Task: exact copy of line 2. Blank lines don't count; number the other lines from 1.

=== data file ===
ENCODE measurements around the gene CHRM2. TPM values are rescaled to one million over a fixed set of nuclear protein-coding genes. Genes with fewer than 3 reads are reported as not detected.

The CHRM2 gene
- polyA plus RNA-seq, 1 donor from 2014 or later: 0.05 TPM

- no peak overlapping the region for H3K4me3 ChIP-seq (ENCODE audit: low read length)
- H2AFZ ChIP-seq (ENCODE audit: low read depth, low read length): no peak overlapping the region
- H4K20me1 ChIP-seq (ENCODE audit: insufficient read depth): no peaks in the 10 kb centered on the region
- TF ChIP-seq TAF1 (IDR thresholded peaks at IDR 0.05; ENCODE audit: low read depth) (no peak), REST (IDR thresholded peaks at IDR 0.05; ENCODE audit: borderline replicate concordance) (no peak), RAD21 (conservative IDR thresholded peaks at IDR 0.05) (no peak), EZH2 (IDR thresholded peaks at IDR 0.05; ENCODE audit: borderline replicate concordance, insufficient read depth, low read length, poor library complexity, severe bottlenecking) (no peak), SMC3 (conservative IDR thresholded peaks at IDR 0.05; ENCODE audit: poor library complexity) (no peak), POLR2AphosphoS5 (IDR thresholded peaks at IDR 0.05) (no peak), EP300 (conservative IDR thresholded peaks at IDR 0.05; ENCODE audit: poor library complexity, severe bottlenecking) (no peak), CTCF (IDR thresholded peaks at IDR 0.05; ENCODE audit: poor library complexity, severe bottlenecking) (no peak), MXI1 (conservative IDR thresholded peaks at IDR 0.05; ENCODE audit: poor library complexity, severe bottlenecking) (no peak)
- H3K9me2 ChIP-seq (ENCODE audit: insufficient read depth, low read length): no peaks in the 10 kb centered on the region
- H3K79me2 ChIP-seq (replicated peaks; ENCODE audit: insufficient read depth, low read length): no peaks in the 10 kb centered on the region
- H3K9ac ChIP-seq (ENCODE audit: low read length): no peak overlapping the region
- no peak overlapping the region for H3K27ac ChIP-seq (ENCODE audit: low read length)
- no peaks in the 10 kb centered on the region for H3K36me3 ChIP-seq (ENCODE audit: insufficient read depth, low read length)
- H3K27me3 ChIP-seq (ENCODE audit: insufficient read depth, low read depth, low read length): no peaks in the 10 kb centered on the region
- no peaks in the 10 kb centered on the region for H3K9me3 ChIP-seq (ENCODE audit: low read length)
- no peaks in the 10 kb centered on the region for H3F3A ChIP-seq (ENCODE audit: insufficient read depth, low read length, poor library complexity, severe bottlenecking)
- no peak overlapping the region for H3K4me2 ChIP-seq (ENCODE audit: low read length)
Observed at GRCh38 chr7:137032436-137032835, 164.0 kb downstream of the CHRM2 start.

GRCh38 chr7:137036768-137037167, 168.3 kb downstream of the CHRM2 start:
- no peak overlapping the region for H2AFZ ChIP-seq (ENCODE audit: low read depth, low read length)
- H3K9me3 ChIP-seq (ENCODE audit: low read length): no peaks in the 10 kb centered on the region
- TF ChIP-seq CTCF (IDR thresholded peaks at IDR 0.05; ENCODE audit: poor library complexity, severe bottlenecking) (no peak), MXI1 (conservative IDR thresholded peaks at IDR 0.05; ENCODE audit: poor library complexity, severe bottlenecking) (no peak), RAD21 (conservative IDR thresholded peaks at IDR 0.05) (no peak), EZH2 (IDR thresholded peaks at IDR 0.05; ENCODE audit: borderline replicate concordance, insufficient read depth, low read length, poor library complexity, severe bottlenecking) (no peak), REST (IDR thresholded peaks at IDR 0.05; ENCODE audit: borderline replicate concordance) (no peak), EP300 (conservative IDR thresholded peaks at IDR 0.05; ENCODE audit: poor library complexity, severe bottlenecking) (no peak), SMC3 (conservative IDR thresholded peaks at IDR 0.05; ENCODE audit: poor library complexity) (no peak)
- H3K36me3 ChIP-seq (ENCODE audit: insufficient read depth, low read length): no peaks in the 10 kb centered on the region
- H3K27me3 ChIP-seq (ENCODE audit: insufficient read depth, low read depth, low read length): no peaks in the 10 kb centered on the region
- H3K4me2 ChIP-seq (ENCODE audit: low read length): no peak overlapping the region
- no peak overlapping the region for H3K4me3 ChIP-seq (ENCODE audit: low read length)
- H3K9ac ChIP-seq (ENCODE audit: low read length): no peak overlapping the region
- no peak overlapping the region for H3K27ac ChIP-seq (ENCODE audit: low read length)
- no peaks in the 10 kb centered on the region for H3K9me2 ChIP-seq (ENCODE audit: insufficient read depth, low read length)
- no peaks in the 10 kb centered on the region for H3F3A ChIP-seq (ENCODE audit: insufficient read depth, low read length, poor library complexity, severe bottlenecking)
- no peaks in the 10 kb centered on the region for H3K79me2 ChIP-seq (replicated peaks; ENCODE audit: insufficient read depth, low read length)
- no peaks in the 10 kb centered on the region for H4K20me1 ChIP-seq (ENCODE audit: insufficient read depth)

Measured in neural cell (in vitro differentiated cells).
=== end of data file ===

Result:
The CHRM2 gene